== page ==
generalship generalship  /ˈdʒɛ nə rəl ˌʃɪp/

Definition(s):

  1. (n) the leadership ability of a military general
  2. (n) the office and authority of a general

Usage(s):

  1. To give further assurance that Formosans were no longer to be treated like stepchildren, Nanking abolished the governor-generalship outright.
  2. Their loss underlined an interesting feature of General Sir Archibald Wavell's technique of generalship.
  3. Soon, his almost supernatural generalship would win him fiercely loyal followers, enough to offset a multiplicity of traitors and false friends.

News

  1. Winning a War Without Fighting

    The ultimate proof of generalship, Sun-Tzu observed nearly two millennia ago, is the ability to defeat an opponent without fighting. How did one go about convincing opponents that their cause was hopeless and that they were doomed to defeat, in an era before nuclear weapons?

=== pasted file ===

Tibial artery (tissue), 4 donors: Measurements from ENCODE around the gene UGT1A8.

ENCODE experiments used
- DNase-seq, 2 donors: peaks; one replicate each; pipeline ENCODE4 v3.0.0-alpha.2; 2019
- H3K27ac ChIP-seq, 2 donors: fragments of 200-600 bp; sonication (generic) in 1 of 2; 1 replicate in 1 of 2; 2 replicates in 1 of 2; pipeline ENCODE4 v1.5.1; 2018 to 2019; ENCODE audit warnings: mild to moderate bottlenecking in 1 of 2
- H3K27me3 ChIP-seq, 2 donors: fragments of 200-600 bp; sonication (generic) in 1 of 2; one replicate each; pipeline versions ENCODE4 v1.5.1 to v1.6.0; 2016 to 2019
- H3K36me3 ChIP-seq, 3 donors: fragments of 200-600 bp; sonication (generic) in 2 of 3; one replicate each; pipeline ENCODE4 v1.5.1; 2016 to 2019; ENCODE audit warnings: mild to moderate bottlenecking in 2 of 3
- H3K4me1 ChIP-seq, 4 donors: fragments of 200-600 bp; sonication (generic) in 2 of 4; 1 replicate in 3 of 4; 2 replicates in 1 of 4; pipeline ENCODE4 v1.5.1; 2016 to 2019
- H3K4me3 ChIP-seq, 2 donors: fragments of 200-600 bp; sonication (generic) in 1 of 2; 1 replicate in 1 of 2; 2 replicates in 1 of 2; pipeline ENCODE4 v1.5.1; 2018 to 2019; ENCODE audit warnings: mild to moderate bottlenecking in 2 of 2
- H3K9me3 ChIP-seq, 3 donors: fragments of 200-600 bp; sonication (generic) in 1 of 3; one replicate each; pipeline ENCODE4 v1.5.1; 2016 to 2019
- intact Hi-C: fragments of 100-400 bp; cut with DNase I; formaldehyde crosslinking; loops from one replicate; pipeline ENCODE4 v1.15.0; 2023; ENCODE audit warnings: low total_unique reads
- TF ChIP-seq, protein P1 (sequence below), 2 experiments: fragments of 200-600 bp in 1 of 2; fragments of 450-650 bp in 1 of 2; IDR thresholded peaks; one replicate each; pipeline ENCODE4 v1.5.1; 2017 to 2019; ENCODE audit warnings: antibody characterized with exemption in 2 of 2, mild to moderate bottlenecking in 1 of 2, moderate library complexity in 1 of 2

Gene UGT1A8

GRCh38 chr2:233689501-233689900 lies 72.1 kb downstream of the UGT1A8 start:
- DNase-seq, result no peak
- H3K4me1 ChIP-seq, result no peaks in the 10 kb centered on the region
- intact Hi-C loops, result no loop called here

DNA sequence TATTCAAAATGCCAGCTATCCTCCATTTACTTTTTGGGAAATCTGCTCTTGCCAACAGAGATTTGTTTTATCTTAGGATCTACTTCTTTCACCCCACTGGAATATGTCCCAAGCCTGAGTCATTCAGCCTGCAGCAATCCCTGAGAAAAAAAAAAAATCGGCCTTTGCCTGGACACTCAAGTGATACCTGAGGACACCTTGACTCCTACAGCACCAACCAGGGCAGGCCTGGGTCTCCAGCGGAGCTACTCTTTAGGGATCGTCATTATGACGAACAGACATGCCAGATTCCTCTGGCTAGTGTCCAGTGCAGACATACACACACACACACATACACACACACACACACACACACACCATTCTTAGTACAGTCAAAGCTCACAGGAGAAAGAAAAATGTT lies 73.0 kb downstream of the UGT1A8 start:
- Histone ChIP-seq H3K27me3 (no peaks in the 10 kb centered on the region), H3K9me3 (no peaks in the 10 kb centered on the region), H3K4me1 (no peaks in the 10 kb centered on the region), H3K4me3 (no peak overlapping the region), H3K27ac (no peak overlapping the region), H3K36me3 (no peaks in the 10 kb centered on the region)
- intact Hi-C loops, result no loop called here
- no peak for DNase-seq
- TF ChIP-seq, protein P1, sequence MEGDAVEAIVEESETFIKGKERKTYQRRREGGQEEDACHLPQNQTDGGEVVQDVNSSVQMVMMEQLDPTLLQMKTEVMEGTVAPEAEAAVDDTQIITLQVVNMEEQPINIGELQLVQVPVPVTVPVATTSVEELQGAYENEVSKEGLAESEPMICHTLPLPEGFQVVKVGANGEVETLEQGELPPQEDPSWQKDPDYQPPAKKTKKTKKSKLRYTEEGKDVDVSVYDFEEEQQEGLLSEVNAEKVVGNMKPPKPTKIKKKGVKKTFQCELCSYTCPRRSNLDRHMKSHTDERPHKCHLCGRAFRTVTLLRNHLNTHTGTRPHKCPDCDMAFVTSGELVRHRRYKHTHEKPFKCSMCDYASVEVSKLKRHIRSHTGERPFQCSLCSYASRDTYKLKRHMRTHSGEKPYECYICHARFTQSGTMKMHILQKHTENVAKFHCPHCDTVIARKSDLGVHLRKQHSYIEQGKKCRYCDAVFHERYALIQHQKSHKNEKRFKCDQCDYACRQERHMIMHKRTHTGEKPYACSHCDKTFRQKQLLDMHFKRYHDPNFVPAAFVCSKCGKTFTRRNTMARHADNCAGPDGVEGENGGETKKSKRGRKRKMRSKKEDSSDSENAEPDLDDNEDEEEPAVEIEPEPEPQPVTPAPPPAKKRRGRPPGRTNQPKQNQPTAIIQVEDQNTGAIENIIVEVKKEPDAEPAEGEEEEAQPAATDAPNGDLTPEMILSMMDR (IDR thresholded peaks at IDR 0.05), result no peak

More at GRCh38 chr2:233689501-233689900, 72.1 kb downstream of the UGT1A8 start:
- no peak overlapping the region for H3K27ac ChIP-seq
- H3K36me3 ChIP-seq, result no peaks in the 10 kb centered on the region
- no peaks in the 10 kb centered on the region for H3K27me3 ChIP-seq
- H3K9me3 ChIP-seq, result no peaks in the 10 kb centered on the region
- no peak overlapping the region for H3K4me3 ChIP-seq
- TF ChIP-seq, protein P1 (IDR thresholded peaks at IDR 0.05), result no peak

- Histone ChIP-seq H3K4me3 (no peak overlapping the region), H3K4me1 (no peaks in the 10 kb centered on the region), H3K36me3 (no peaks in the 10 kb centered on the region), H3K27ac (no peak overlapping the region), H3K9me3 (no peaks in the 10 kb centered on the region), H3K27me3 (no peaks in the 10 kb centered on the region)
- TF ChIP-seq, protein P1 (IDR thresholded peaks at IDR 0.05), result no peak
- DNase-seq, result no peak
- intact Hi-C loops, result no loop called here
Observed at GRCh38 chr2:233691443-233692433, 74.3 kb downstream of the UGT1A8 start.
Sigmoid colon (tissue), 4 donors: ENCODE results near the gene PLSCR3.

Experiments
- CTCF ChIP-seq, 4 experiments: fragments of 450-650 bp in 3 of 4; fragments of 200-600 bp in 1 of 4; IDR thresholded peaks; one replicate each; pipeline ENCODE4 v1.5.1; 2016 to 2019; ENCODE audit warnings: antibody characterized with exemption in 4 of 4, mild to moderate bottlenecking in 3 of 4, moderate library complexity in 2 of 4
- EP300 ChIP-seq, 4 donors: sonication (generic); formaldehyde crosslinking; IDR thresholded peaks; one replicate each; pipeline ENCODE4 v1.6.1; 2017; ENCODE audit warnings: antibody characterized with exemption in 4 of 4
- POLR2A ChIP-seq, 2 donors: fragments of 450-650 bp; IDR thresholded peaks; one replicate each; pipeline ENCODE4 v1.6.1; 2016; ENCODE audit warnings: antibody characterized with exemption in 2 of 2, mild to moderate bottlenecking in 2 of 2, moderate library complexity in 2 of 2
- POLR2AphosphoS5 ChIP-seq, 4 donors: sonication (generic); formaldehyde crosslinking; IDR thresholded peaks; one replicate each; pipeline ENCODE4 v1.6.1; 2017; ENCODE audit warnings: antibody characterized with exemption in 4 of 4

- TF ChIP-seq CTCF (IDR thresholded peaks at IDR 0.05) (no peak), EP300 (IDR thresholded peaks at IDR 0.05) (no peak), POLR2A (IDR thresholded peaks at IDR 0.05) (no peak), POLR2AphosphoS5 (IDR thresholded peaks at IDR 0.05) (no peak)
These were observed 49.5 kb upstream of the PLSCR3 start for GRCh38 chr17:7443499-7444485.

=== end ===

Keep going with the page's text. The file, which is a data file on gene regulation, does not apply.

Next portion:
on July 19, 2013     Source: Heritage Foundation

  2. CHENG: Winning a war without fighting

    ANALYSIS/OPINION The ultimate proof of generalship, Sun-Tzu observed nearly two millennia ago, is the ability to defeat an opponent without fighting. How did one go about convincing opponents that their cause was hopeless and that they were doomed to defeat, in an era before nuclear weapons? By striking at the ...
    on July 18, 2013     Source: The Washington Times

Word of the Day
ambivalent ambivalent
/æm ˈbɪ və lənt /